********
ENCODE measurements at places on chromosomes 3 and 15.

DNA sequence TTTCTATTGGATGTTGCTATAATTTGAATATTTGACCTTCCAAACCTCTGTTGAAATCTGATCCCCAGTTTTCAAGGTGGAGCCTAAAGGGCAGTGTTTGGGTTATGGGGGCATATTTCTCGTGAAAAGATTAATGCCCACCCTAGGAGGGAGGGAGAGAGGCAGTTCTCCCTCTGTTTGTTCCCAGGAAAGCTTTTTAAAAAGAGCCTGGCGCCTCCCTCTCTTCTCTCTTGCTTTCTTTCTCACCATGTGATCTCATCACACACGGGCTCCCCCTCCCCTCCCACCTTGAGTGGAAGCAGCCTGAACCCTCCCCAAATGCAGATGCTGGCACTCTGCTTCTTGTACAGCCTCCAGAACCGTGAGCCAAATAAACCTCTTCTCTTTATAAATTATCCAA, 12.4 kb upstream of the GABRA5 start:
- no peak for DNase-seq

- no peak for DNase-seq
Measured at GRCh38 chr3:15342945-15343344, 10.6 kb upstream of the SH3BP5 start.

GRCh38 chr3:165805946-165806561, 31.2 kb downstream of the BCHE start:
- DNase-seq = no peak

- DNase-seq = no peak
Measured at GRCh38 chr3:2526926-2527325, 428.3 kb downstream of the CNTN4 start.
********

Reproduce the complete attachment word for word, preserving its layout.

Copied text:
ENCODE measurements at places on chromosomes 3 and 15.

DNA sequence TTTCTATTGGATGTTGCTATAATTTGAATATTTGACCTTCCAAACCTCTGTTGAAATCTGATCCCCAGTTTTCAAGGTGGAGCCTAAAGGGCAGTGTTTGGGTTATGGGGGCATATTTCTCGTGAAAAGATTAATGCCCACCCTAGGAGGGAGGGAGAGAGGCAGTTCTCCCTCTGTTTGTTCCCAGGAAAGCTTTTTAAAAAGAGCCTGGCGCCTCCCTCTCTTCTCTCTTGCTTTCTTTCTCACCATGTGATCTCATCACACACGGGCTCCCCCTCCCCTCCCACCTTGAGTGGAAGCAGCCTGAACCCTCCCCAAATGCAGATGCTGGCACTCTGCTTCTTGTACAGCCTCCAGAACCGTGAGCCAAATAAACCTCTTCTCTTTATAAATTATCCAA, 12.4 kb upstream of the GABRA5 start:
- no peak for DNase-seq

- no peak for DNase-seq
Measured at GRCh38 chr3:15342945-15343344, 10.6 kb upstream of the SH3BP5 start.

GRCh38 chr3:165805946-165806561, 31.2 kb downstream of the BCHE start:
- DNase-seq = no peak

- DNase-seq = no peak
Measured at GRCh38 chr3:2526926-2527325, 428.3 kb downstream of the CNTN4 start.